Ohio Real Estate Market Down | Columbus Down 25%

Real estate sales in Ohio are still quite low, which is confirmed by the May sales figures from RealtyTrac.  One of the problems is that even when a buyer is interested in buying real estate, banks are reluctant to allow them to borrow, even when their credit scores are good.  May home sales in Columbus were down 25% from May 2010, which is an echo of what is happening all over the state.

There is nowhere in Ohio that has been spared from the foreclosure, short sale and price reductions in homes.  Homes that once demanded a price only affordable to successful professionals are now going to auction for far less than $200,000.

3,405 home owners were were forced to move in Cincinnati after their homes were placed on the auction block this summer. Columbus also faces a large foreclosure problem with 4,099 homes recently listed as foreclosures. Smaller communities face the same issues as metropolitan areas, but do not have as many foreclosures and short sales. The southern Ohio cities of Jackson, Athens and Logan each have less 20 repossessed homes listed for sale.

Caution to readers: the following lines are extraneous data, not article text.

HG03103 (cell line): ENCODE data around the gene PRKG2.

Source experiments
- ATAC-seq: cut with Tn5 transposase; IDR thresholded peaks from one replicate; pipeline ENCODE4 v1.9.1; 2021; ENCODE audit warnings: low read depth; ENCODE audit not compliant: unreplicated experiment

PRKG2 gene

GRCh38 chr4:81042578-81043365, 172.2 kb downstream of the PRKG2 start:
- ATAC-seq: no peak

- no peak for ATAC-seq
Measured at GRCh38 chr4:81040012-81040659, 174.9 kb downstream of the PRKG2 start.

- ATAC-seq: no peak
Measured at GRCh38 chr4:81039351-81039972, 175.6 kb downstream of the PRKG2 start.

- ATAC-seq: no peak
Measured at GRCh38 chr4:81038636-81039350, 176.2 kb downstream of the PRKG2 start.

When a home is in foreclosure, there are often also unpaid real estate taxes attached to the property. Local governments and schools around the state are suffering due to the growing amount of delinquent property taxes.

Homeowners in general are impacted by the growing list of foreclosures. The steeply discounted prices on short sale and foreclosed homes drives down the price of similar homes in the same area. Banks require a real estate appraiser to use comparable homes to determine current market value during the loan process. When your neighbor cannot pay his mortgage and his house is sold at a foreclosure auction, your home is now worth less in the eyes of lenders and appraisers.

There is some hope.  In June 2011, there has been a slowdown in the rate of foreclosure filings and of repossessions.  The courts nationally have also become more aggressive about challenging foreclosures. In January 2011, Massachusetts’s top court voided the seizure of two homes by Wells Fargo & Company and US Bancorp after the banks failed to show that they held the mortgages at the time of the foreclosures, and courts in several states are considering similar cases.

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